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Sunday, 23 July 2017

Retro Review: Peter Pan (1953)

Peter Pan
Cast: Bobby Driscoll, Kathryn Beaumont, Paul Collins, Tommy Luske, Hans Conried, Heather Angel, Bill Thompson   
Genre: Animated Adventure 
U.S Box Office Gross: over $40.7 million

Plot: Wendy and her brothers are whisked away to the magical world of Neverland with the hero of their stories, Peter Pan 

'With Dated Stereotypes and Underdeveloped Characterisations, 1950s Disney - Unlike Peter Pan- Didn't Grow Up' 

Disney's 1953's Peter Pan is more of a nostalgia trip than being a terrific movie that what was considered amazing at the time of the 1950s and despite being labelled as a classic, some elements of this film are either missing or have not been explored in full. This is the first time I've watched this particular version of Peter Pan and in sitting through it in its entirety, my feeling was that the kids were nice and cute, Wendy was all right, Peter Pan was so standoffish and Tinkerbell was selfish and malicious. Coupled with Captain Hook and Smee being their usual selves and a film that doesn't last very long and what we have is a Disney Peter Pan film, lauded at the time for being magnificent in every way during the 1950s, but in watching it today, not everything about it stacks up well. 

There have been other on-screen adaptations and incarnations of the Peter Pan tale - more notably the 1991 Spielberg epic, Hook and the 2003 film Pan, but Disney's version is the most famous and most recognisable by far and it's partly thanks to the great 2D art style and animations that are very fluid, as well as looking bright and colourful. 

This is the story of the boy who never grew up, who paid a visit to see Wendy and the Darling kids in London and who whisked them to Neverland.  

As I was sitting through this movie, I was making notes of the references that were also in Hook: the happy thoughts that made the characters fly, 'the second star to the right, straight on until morning' uttered by Peter Pan here and by Tinkerbell to Peter Banning/Pan in Hook, Captain Hook uttering 'Good Form!', Hook's fear of clocks. Hook, of course, was based on the original novel by JM Barrie and far less so in this Disney version, but it was interesting to find the references in this film that was also in Hook.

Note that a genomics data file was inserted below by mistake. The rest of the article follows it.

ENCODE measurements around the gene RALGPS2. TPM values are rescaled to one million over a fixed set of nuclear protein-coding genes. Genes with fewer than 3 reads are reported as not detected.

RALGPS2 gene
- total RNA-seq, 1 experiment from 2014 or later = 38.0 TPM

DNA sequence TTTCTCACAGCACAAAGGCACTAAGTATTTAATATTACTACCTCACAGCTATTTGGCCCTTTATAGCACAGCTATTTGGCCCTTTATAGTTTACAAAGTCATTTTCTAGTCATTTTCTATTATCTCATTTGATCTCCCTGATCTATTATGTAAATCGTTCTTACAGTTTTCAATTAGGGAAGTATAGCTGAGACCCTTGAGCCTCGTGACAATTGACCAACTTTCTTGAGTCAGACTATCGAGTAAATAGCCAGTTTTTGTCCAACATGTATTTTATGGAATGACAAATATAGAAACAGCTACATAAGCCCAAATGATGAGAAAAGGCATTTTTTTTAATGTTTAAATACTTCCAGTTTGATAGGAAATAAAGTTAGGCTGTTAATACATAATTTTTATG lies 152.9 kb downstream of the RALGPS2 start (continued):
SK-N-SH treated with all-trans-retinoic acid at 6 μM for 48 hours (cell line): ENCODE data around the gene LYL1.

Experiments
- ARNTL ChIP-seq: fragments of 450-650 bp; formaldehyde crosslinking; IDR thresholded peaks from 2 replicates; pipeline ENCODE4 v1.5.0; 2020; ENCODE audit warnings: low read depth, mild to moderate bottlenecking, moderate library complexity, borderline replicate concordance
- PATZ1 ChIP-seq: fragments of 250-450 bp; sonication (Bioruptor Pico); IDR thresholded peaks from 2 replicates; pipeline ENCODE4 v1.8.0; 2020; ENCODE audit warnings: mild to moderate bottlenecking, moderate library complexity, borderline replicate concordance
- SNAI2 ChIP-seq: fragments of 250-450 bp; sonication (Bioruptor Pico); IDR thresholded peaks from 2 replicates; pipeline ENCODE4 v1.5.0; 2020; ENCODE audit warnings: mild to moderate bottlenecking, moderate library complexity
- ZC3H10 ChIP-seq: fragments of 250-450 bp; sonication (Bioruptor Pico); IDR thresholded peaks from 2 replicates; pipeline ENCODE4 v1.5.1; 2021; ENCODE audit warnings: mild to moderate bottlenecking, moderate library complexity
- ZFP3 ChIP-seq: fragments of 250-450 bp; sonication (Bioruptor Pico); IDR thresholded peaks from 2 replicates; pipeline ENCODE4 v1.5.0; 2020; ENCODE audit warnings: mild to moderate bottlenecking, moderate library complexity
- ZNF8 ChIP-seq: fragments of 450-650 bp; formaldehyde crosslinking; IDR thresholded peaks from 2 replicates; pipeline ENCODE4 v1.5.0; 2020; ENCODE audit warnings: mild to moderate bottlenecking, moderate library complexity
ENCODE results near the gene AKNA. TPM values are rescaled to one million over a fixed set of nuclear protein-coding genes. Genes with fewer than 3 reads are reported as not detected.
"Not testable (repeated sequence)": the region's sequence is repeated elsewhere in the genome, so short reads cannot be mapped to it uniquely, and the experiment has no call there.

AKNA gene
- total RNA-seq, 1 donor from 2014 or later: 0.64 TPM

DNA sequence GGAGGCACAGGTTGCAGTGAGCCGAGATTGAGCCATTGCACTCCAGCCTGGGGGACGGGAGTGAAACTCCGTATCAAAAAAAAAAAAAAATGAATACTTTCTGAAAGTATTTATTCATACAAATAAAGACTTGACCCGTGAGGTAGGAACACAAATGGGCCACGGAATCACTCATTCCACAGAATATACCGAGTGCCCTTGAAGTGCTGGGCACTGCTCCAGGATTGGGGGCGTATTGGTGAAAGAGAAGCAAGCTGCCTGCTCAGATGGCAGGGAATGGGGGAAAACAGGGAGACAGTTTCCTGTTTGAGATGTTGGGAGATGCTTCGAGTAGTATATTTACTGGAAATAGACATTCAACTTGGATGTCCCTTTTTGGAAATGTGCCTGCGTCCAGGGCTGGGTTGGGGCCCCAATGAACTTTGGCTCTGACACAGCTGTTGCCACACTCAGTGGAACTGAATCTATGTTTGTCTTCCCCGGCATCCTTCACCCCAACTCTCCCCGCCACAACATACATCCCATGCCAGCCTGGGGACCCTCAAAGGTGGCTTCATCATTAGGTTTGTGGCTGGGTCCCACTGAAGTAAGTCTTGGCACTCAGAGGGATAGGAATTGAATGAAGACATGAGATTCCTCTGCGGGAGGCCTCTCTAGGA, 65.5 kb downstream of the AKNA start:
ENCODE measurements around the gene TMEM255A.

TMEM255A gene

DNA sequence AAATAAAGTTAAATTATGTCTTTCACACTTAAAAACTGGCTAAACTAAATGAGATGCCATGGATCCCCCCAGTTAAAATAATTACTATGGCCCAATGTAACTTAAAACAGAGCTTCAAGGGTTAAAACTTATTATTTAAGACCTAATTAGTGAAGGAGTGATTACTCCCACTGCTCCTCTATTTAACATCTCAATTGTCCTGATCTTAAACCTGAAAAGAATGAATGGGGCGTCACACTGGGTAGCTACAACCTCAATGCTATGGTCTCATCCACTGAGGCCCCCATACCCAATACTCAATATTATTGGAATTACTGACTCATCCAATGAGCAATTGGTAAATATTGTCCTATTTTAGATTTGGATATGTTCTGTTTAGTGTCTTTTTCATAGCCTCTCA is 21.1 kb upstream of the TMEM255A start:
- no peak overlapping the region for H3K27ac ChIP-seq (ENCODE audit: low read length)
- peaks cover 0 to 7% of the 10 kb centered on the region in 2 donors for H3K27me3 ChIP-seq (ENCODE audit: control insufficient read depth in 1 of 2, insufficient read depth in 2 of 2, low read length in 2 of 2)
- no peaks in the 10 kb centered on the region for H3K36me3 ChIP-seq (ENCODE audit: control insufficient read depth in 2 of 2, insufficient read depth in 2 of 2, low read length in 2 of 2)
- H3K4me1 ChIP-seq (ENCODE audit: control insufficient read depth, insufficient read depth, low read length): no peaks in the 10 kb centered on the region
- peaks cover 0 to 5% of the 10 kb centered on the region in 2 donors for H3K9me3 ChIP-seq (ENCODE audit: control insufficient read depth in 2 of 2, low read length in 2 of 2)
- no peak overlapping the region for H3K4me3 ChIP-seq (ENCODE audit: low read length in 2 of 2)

The film has a musical aspect to it unlike Hook, which was a fully-fledged fantasy adventure film and despite its short runtime, Peter Pan did not have fleshed out characterizations, nor was these characters touched upon properly. I wanted to know a bit more about Michael and John especially. 

The internalised racism implied in this film was something that was noted by several viewers with the Native American Indians. But what shocked me was how scheming and horrible this rendition of Tinkerbell was. She was devious and so overly and easily jealous of Peter Pan having all these female admirers.

Additionally, Tinkerbell never spoke here and whilst a lot of people saw that as a positive, the fact is she didn't have much of a character so to speak, and because of that, we, or be it I didn't know what to make of her in a positive sense. Also, she is not as likeable here as Julia Roberts's version in Hook, as here she was in such a cantankerous mood. She always had that irritated look on her face, which annoyed me and she did what she could to make Wendy angry. Tinkerbell, who is supposed to represent the spirit in the story of Peter Pan, in the Disney version is a one-dimensional shallow, selfish pixie. Smee, Hook's right-hand man, resembled one of the seven dwarves in Disney's other classic, Snow White.

In Tiger Lily, Wendy, the Mermaids and Tink were four female admirers of Peter Pan and yet I found that thing where they become smitten and jealous towards Peter far too catty. Tinkerbell is jealous of Wendy, so much so she almost turns to the dark side, the mermaids are jealous of Wendy, Wendy is jealous of Tiger Lily, catty and smarmy Tink sells Peter out - almost. Whereas Tink was too dislikeable for me, Wendy was a total bore and bland. The mermaids are no better themselves, either. Yet he is completely oblivious to all of this going on. It's like he is a chick magnet. 

Peter Pan is not completely horrible or bad, but at the end of the day, but for say John, Michael, I felt little for this film and didn't care much for it. Enjoyment-wise, it's okay but the portrayals and characterisations of the characters are both not fleshed out very well and are also very dated, and in the case of Tink and Peter Pan, the two main protagonists of whom we are supposed to root for - are (and more so with Tink) downright dislikeable, compared to the ones in Steven Spielberg's Hook

The racial elements and the scene with John smoking- which shocked me- that Disney of today wouldn't put in their films today were disappointing to see here and is not something I'd expect from a company that targets their products at families and children. 

Peter Pan may have been the boy that never grew up, but it is the Disney of the earlier years, through some of their offensive images and not so good characterisations, who are the bigger culprits with this offering that did not. 

Final Verdict

The animation and art style are great, the nostalgia factor is there, but for those two reasons, everything else about this film was so underwhelming and some of it also took me by surprise, and not in a positive way.

People can say whatever they want about Hook, but for me, Steven Spielberg and screenwriters James V. Hart and Malia Scotch Marmo in the live-action Hook of 1991 had duly put right what most of Disney had got wrong with this animated film.   


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